The District of Columbia defines a wrongful death as one that is “caused by the wrongful act, neglect, or default of a person or corporation” in its code 16-2701. Once a loved one dies, relatives may pursue claims to receive compensation for losses that occurred due to the negligent actions—whether intentional or unintentional—that led to the loss of life.
The victim’s spouse or domestic partner receives primary responsibility for filing a wrongful death claim, however, according to D.C. law, his or her “next of kin,” such as a child, parent or sibling, may also file a suit if no spouse or domestic partner survives the deceased.
What Are My Options for Filing a Claim?
Legal action that may be taken against the party liable for a wrongful death includes wrongful death claims and survival action claims. The primary difference between these is that a wrongful death claim is used to recover compensation for damages that occurred as a direct result of the death itself, whereas survival actions can be filed for damages that accrued during the events leading up to the death—much like a personal injury claim that extends beyond the victim’s death. In the District of Columbia, both wrongful death and survival action claims may be pursued together for the same case.
If the wrongful death victim leaves a will, the recoveries from a wrongful death suit will go to the estate and be distributed according to the demands of the will. If no will was left behind, the specific amount that each party receives will depend upon how many parties are present and those parties’ familial relationship with the deceased. For example, in the event that no spouse, parent or child is present, the damages will be awarded entirely to the victim’s siblings.
What Can I Recover Damages for?
Any individual who qualifies to file a wrongful death claim may be able to recover compensation for:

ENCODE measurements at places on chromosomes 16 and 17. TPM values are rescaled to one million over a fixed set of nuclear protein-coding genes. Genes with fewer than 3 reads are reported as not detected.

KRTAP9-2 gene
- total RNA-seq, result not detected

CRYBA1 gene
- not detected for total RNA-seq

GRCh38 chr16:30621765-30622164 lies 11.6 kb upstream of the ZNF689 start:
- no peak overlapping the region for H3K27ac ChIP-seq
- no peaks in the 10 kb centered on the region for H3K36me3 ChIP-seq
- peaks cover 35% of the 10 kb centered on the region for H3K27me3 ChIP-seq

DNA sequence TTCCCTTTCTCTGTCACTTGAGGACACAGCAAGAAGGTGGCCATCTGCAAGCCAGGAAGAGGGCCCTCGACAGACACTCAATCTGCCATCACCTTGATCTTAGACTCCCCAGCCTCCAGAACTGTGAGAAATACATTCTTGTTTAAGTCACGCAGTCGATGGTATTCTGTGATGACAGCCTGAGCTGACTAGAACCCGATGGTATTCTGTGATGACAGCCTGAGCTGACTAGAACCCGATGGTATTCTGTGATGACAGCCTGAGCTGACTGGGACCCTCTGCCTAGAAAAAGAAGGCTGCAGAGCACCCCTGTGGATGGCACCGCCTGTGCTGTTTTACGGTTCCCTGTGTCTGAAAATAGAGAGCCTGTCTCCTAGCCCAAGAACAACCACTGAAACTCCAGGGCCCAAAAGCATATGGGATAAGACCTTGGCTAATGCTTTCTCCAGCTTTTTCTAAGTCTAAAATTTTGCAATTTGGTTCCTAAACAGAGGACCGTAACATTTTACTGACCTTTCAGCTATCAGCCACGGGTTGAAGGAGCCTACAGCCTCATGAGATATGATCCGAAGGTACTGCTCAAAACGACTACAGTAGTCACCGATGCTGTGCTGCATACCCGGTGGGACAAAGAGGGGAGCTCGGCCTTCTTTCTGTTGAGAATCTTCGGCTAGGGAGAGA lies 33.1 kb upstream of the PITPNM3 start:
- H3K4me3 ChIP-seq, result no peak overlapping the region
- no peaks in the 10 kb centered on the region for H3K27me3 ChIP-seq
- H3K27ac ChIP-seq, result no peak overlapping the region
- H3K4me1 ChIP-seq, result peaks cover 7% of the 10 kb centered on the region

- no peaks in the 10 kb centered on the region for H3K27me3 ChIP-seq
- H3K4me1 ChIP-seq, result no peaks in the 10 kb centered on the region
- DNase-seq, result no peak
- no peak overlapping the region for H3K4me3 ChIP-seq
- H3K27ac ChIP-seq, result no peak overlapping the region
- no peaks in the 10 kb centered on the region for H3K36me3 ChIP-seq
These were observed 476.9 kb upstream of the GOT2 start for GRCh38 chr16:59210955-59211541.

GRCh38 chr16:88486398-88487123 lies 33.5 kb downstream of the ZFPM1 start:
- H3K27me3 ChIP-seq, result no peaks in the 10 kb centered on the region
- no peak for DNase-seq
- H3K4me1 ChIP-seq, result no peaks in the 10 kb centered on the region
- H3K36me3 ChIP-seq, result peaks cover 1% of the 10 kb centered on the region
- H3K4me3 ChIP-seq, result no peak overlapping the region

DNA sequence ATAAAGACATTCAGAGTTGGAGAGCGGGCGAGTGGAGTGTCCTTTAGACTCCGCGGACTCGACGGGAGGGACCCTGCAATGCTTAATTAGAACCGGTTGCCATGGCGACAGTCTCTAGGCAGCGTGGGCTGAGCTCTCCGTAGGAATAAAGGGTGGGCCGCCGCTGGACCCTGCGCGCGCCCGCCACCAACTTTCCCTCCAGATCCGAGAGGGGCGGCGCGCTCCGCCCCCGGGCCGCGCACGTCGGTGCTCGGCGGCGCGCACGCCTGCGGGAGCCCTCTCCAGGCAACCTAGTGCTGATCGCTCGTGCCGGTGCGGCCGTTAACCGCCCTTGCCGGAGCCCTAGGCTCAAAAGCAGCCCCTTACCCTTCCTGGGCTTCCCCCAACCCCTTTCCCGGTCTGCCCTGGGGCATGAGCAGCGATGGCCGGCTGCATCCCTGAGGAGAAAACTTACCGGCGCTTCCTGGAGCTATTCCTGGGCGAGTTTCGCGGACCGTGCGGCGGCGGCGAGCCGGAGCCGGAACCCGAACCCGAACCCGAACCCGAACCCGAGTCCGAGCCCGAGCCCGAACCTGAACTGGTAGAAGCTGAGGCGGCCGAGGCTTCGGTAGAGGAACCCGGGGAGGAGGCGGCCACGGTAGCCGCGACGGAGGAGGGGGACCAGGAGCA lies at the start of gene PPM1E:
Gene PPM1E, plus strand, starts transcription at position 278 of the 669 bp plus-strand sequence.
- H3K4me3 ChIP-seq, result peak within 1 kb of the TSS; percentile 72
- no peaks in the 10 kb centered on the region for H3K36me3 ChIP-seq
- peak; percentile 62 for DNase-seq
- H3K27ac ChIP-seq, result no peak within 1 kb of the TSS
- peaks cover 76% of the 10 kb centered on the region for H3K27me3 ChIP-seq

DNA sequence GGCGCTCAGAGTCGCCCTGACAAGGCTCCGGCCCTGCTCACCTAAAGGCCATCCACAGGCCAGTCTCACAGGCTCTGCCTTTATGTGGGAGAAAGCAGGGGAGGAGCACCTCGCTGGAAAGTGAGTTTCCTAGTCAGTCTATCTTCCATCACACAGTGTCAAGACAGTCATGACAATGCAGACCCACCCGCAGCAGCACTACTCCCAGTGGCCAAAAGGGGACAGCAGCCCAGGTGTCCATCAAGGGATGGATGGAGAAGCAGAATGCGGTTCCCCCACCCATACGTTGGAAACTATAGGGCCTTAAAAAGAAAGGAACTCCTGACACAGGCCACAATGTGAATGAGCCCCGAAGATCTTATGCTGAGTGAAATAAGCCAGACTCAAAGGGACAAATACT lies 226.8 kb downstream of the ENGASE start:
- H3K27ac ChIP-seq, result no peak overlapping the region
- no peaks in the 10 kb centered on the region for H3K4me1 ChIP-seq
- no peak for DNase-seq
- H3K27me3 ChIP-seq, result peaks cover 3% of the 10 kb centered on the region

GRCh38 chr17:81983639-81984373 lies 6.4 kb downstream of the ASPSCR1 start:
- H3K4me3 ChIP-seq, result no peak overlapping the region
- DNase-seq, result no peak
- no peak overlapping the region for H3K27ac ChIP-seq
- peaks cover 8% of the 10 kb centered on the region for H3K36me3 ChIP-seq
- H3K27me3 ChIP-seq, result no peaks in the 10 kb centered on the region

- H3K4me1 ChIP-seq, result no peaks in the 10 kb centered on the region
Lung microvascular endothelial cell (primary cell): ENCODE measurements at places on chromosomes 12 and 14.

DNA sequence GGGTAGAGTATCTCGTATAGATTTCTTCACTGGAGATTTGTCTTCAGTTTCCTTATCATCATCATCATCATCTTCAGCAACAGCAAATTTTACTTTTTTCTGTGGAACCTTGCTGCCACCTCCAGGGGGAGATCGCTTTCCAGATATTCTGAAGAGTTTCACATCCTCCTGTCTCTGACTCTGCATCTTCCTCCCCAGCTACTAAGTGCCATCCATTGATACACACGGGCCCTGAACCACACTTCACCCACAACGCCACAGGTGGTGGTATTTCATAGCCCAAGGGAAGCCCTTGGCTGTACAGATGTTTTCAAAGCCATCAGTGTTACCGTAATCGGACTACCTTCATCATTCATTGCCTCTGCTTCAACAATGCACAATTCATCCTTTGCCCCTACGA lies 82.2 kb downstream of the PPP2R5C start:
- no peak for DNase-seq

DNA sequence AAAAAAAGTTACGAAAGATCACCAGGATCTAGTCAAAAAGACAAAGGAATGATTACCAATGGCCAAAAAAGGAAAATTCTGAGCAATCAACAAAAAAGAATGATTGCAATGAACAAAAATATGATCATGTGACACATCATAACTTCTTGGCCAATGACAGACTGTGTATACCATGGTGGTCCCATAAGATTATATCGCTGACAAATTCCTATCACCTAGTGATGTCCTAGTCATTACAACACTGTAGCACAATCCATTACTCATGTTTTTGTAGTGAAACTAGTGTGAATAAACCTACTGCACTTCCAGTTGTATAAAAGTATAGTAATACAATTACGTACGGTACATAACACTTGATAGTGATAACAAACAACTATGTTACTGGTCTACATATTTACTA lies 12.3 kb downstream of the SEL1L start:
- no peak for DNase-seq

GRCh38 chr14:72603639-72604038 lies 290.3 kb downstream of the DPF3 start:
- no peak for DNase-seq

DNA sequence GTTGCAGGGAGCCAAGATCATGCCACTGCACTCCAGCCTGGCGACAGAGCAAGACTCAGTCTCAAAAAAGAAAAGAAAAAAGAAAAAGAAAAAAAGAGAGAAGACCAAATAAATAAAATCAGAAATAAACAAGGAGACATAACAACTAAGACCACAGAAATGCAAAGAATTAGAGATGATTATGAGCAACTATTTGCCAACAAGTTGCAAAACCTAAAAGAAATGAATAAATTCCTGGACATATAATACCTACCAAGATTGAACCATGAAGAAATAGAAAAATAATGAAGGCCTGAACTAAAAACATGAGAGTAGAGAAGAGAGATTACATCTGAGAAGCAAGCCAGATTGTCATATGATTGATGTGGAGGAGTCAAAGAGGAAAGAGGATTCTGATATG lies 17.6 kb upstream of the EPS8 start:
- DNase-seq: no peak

- Medical treatment, supplies, services, prescriptions and other related expenses
- The cost of burial
- Lost wages and employment-related benefits from the deceased’s income
- Lost inheritance due to the suddenness of the event
- Attorney fees and lawsuit costs
- Other economic losses that resulted from the event
Statute of Limitations
To file a claim following a loved one’s death in the District of Columbia, you will need to do so within two years of the death. However, there are some exceptions to this rule. For example, if an instance of medical malpractice was discovered after the two-year period, relatives may still be able to take legal action for the neglect. If an individual is under the age of 18 at the time of the death or is incarcerated during that time, he or she may also receive a delay in the start of the two-year period. To be certain, you may wish to consult with an attorney who can examine your case fully and advise accordingly.
Seeking Mediation for Your Wrongful Death Claim
In some instances, the survivors of a deceased individual may wish to avoid the time-consuming, expensive and tedious courtroom process. An effective alternative to this option is mediation, which allows all parties to negotiate a settlement without interference from a jury. During a mediation you will have the opportunity to:
- Establish a base of facts that justify the dollar amount of your claim
- Discuss the other party’s argument and negotiate a settlement
- Proceed to trial at any time during a mediation if no settlement can be reached
The Benefits of a Legal Advisor
Wrongful death cases can be complex and involve a long list of technical variables that may make or break your claim. In addition, it can be difficult and overwhelming to go up against major healthcare providers, product manufacturers or insurance companies alone. An experienced attorney can walk you through the process of identifying the key facets of your claim objectively, establishing a numerical value for your claim and negotiating the settlement in a reasonable, but firm manner. To find out more or to discuss your claim, contact the firm for a consultation at 855-947-0707.